merely alerts Parliament to the necessity of amending that law. The most important Convention right
for the media is clearly the right to freedom of expression guaranteed by Article 10. However, many
individuals will look to the right to privacy guaranteed by article 8 in their efforts to block media
investigations into their personal affairs.
European Convention of Human Rights
Article 10, Freedom of Expression
1. Everyone has the right to freedom of expression. This right shall include freedom to hold
opinions and to receive and impart information and ideas without interference by public authorities
and regardless of frontiers. This article shall not prevent states from requiring the licensing of
broadcasting, television or cinema enterprises.
2. The exercise of these freedoms, since it carries with it duties and responsibilities, may be
subject to such formalities, conditions, restrictions or penalties as are prescribed by law and are
necessary in a democratic society, in the interests of national security, territorial integrity or public
safety, for the prevention of disorder or crime, for the protection of health or morals, for the
protection of the reputation or the rights of others, for preventing the disclosure of information
received in confidence, or for maintaining the authority or impartiality of the judiciary.
Why does Britain not have a Press Law?
Britain has never had a comprehensive statute concerning the press. The legal principles and rules
that govern the activities of the press are spread across a wide range of statutes, regulations and
case law. For example, the law of contempt of court and the laws governing court reporting govern
the relationship between the media and the courts. There are several important reasons why legal
rules relating to the press have not been gathered in a single statute. The law in Britain tends to
change gradually in response to pressing problems in the application of the law. This tends to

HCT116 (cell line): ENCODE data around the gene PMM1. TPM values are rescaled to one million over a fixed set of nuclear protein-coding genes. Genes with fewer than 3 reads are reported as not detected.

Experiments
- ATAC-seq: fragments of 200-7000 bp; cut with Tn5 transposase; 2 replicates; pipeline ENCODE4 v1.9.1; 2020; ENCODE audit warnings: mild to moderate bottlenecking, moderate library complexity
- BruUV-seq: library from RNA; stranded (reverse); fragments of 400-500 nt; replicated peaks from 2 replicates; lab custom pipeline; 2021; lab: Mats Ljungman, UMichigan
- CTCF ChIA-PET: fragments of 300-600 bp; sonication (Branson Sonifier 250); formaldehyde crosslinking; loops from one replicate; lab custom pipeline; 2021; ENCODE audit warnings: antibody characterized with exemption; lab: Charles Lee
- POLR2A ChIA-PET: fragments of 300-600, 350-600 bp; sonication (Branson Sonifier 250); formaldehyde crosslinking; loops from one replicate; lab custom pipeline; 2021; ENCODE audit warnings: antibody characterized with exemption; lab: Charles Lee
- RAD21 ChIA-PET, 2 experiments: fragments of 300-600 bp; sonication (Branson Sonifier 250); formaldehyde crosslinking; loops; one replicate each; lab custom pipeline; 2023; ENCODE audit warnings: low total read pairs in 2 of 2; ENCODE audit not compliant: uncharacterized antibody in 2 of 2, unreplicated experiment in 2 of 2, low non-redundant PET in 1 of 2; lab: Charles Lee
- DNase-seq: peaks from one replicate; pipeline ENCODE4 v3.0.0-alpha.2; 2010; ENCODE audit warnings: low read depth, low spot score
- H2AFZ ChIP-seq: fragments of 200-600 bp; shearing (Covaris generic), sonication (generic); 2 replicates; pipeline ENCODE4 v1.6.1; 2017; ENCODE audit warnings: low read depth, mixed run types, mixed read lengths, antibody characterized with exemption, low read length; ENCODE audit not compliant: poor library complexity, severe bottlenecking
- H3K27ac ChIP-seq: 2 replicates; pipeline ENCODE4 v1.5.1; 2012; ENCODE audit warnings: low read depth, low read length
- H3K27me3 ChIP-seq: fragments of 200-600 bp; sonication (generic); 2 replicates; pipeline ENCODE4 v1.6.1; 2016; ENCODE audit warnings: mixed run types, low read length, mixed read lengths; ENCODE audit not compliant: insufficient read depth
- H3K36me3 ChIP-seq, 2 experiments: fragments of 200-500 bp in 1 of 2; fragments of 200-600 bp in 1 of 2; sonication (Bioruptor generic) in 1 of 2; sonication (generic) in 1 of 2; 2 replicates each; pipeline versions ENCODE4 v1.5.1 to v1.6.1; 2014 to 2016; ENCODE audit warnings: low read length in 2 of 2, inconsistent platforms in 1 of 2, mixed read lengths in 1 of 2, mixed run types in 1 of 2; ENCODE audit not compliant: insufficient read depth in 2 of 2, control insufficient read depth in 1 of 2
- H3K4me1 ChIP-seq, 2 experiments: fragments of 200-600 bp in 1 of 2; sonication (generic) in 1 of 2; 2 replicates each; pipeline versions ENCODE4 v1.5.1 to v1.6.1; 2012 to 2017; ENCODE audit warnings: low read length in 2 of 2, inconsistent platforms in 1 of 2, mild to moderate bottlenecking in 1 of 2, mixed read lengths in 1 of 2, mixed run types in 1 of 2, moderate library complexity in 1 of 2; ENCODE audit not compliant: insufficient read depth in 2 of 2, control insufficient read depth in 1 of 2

favour piecemeal law making rather than the enactment of broad, comprehensive statutes. But
perhaps more importantly, the media in Britain has no special legal status. Editors and journalists
are merely private citizens engaged in non-governmental occupations. Consequently, it has always
been possible to deal with the rights of the press under laws that apply to ordinary citizens. There
is no reason to make the press the focus of a special law.
The Media and the Courts
It is a fundamental principle of English law that the courts should administer justice in public and
should exclude the public only when it is necessary to secure the proper administration of justice.
This is sometimes called the "open justice principle". This long-standing right of public access to the
courts is also supported by the European Convention of Human Rights, which states in Article 6(1)
that "everyone is entitled to a fair and public hearing". Open justice refers to the right of the public to
attend the courts and does not include a right to use cameras or make television films in court.
These are currently banned in England because of concerns about their influence on court
proceedings. However, some judges have called for the abolition of this ban on photography and
The right to attend court and to report on legal proceedings is an import element in the freedom of
the press. Clearly most members of the public do not have time to attend court and most courts are
unable to accommodate large numbers of spectators. The media therefore acts as the eyes and
ears of the public and this special role is recognised by the courts. Nonetheless, the media in Britain
have no official status and their special privileges in having access to the courts only reflect the fact
that they are representing the general public who cannot attend.
The courts have a range of powers to exclude the public and prevent matters disclosed in court from
being reported in the media. Restrictions may be imposed to protect witnesses who may be in
danger or to shield the victims of sexual assaults from embarrassing publicity. Reporting restrictions
are also sometimes imposed to protect national security. However, most restrictions on court
reporting concern the protection of children involved in criminal or civil proceedings.
Where children or juveniles are involved in criminal acts, there is a general principle that no
information should be reported in the media which is likely to lead to their identification. This
protection is intended to help in their rehabilitation. However, the courts may waive this protection in
the case of persistent and serious offenders who represent a potential threat to the public. The
courts also have a discretionary power to prohibit the identification of children or juveniles in any
other court proceedings. In these cases the judge must weigh the importance of protecting the
anonymity of the child against the media's duty to report on matters of public interest.
In 1984 a court had to consider the case of Mary Bell. Some years previously, as a girl of 11, Mary
Bell had committed the murder of two young boys. When released from prison years later she